On the eve of Australia’s military engagement at Gallipoli during World War One a stowaway soldier was found on board a troopship bound for the war front at the Turkish-controlled Dardanelles.
In the grey dawn of 13th April 1915 as the 5,807 ton twin-screw HMAT SEANG CHOON (HMAT A49) steamed away from Alexandria on Egypt’s coast, ‘Private Rose’ of the 2nd Light Horse was discovered stowed aboard the 26 year-old British built former passenger ship.
The Seang Choon was conveying Australia’s 14th Battalion, A.I.F to Lemnos Island off the Dardanelles’ shoreline, where all units of the Australia and New Zealand Armed Corp were assembling following orders received two weeks earlier.
The previous day 32 officers and 956 ‘other ranks’ of the 14th Battalion had gone aboard the Seang Choon alongside their baggage, 312 rounds of ammunition, 9 wagons, travelling kitchens, a cook’s wagon and water carts. 7 days worth of landing-rations were also put aboard along with 30 days of ship’s rations per each man.(Source: https://www.awm.gov.au/images/collection/bundled/RCDIG1003780.pdf).
A further 35 men and 1 officer of the 14th were put aboard the HMAT California with the 14th’s detachment of horses, and the vessels sailed for Lemnos where seven days later more than 200 ships of the allied Mediterranean Expedition Force (M.E.F) assembled at Mudros harbour ready for the British and French invasion of Turkey .
On the 13th of April the 14th Battalion’s unit diary records the Seang Choon leaving Alexandria at 7.45 am for a ‘destiny unknown’, and shortly after ‘Stowaway (Pte. Rose) from 2 L.H (was) found on board’.
Rose’ regiment however, the 2nd Australian Lighthorse was still back in Egypt, and didn’t arrive at Gallipoli until the 12th of May 1915.
The 2nd Australian Lighthorse was raised at Enoggera in Queensland on the 18th August 1914 and aside from recruits from the northern rivers districts of New South Wales the majority of the men were ‘Queenslanders’.
However the only ‘Private Rose’ in the regiment was English born and probably only in Australia for half a dozen years at most.
There are at least 250 Australian soldiers with the surname Rose who joined up Australia’s war effort between 1914 – 1918 but the only candidate of that surname in the 2nd Lighthorse was 32 year-old labourer Eustace William Rose, born in England about 1885 and living at Kin Kin at Cooran (Qld) at the time he enlisted in 1914.(source: https://www.aif.adfa.edu.au/search?type=search&name=rose®Num=&place=).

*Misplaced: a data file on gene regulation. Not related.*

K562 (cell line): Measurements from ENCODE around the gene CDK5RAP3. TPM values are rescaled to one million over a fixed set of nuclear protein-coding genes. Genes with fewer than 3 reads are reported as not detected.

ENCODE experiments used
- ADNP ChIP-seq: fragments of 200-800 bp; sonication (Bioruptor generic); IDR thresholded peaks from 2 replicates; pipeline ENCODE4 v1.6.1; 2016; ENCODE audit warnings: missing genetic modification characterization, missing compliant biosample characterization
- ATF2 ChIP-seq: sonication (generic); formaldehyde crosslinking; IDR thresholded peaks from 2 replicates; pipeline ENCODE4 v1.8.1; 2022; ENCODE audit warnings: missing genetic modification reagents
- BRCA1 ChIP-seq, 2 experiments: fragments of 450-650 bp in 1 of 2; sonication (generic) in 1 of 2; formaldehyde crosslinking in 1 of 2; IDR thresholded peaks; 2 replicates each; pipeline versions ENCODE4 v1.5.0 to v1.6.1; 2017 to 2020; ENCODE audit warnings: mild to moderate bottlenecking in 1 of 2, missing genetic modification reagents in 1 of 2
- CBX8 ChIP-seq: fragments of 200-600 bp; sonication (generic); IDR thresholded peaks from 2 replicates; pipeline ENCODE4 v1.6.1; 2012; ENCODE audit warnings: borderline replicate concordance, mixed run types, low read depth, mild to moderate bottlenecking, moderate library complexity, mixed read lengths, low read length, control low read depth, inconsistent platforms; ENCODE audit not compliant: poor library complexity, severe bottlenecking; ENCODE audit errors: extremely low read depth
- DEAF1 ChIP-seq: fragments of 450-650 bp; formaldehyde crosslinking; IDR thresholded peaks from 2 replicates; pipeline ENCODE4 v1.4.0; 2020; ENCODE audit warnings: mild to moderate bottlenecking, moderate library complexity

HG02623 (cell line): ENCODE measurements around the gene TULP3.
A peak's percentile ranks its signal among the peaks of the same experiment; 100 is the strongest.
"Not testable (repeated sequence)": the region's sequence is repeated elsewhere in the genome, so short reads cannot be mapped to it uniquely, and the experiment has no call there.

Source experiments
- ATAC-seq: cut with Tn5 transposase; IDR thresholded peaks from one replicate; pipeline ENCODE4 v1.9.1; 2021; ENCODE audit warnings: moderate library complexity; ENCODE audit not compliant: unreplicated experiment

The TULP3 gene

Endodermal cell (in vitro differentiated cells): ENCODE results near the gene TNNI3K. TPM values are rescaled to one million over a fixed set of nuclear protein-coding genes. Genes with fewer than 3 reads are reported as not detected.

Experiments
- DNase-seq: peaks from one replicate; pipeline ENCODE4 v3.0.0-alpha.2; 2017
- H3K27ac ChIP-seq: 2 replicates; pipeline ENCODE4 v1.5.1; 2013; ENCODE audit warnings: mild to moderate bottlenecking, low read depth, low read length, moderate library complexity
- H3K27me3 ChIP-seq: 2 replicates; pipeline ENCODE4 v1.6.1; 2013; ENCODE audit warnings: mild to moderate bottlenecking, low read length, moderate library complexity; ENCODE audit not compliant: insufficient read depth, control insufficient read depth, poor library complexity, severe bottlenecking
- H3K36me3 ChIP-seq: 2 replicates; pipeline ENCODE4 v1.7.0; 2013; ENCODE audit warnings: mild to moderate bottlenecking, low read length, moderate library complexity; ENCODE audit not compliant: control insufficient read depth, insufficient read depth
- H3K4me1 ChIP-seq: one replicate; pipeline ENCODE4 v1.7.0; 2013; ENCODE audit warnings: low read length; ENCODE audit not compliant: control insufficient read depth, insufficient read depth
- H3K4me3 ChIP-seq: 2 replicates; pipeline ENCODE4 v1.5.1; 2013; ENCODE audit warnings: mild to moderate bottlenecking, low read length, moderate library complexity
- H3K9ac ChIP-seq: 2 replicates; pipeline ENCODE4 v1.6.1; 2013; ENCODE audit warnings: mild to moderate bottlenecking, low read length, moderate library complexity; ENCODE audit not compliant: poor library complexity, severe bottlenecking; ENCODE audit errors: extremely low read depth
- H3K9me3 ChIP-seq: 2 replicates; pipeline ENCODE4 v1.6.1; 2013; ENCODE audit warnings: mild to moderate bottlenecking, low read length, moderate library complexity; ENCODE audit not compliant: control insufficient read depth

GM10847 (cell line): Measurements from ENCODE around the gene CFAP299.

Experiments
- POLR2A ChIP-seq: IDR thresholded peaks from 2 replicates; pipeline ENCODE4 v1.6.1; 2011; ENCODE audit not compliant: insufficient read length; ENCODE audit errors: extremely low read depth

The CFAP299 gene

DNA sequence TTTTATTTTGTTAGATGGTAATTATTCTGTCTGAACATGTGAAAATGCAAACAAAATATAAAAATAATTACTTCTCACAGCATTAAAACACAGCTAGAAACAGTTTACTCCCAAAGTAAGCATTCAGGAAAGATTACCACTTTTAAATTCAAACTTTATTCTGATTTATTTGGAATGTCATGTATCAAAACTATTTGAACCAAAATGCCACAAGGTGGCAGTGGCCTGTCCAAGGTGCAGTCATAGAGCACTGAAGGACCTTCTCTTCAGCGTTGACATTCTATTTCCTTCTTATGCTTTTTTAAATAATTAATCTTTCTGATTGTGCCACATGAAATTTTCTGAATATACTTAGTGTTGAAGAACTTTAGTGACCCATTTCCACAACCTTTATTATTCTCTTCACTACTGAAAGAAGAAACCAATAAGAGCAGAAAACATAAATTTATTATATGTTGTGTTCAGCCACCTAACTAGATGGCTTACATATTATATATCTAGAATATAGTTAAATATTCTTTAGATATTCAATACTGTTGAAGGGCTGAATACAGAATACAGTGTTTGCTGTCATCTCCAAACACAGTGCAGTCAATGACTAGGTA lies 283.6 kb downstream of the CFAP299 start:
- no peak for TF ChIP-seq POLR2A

Eustace William ROSE
|Religion||Church of England|
|Address||c/o Shepparson, Kin Kin, Cooran, Queensland|
|Age at embarkation||32|
|Next of kin||Mother, Mrs. F. W. Rose, 29 Oakdale Road, Mossley Hill, Liverpool, England|
|Enlistment date||22 August 1914|
|Rank on enlistment||Private|
|Unit name||2nd Light Horse Regiment, Machine Gun Section|
|AWM Embarkation Roll number||10/7/1|
|Embarkation details||Unit embarked from Brisbane, Queensland, on board TRANSPORT A15 Star Of England on 24 September 1914|
|Rank from Nominal Roll||Private|
|Unit from Nominal Roll||2nd Light Horse Regiment|
|Fate||Returned to Australia 5 July 1915|
Eustace W. Rose’s digitised war-service record available online at the National Archives Australia (BT2455/11977662) shows Rose signed up on the 22nd August 1914 at Gympie some three months shy of his 32nd birthday. Rose said he was born in Manchester (England) and his mother Mrs F.A Rose was living at 29 Oakdale Road in Mossley Hill, Liverpool. Rose also stated he had served 8 years and 5 months in the R.N Lancashire Regiment (South Africa?) prior to joining the A.I.F. .
Shipping records for vessels departing England (1890-1960,online at FindMyPast.com) show Eustace W Rose departed Liverpool in 1908 bound for New Zealand.
Rose left the U.K aboard the Federal-Houlden shire liner Morayshire, McLoughlin master, on the 10th October, but unlike the other passengers his record does not show a destination port in New Zealand.
The 5576 ton Morayshire was a regular on the Liverpool-New Zealand -Australian ports route, and arrived at Wellington on the 17th December 1908. The Wanganui Chronicle (Papers Past N.Z) reported on the 5 October 1909 that a drunken ‘new chum’ named Eustace Rose was arrested and fined after firing a unloaded gun and pulling a knife on a Hamilton barber and threatening to give a ‘bash on the jaw’ to the sergeant who relieved him of his knife and gun. The newspapers had a field day terming Rose “A man from Ironbark’ or ‘A Mad Customer’ and a ‘Dangerous Ruffian’ in what one called the ‘Rose Riot’.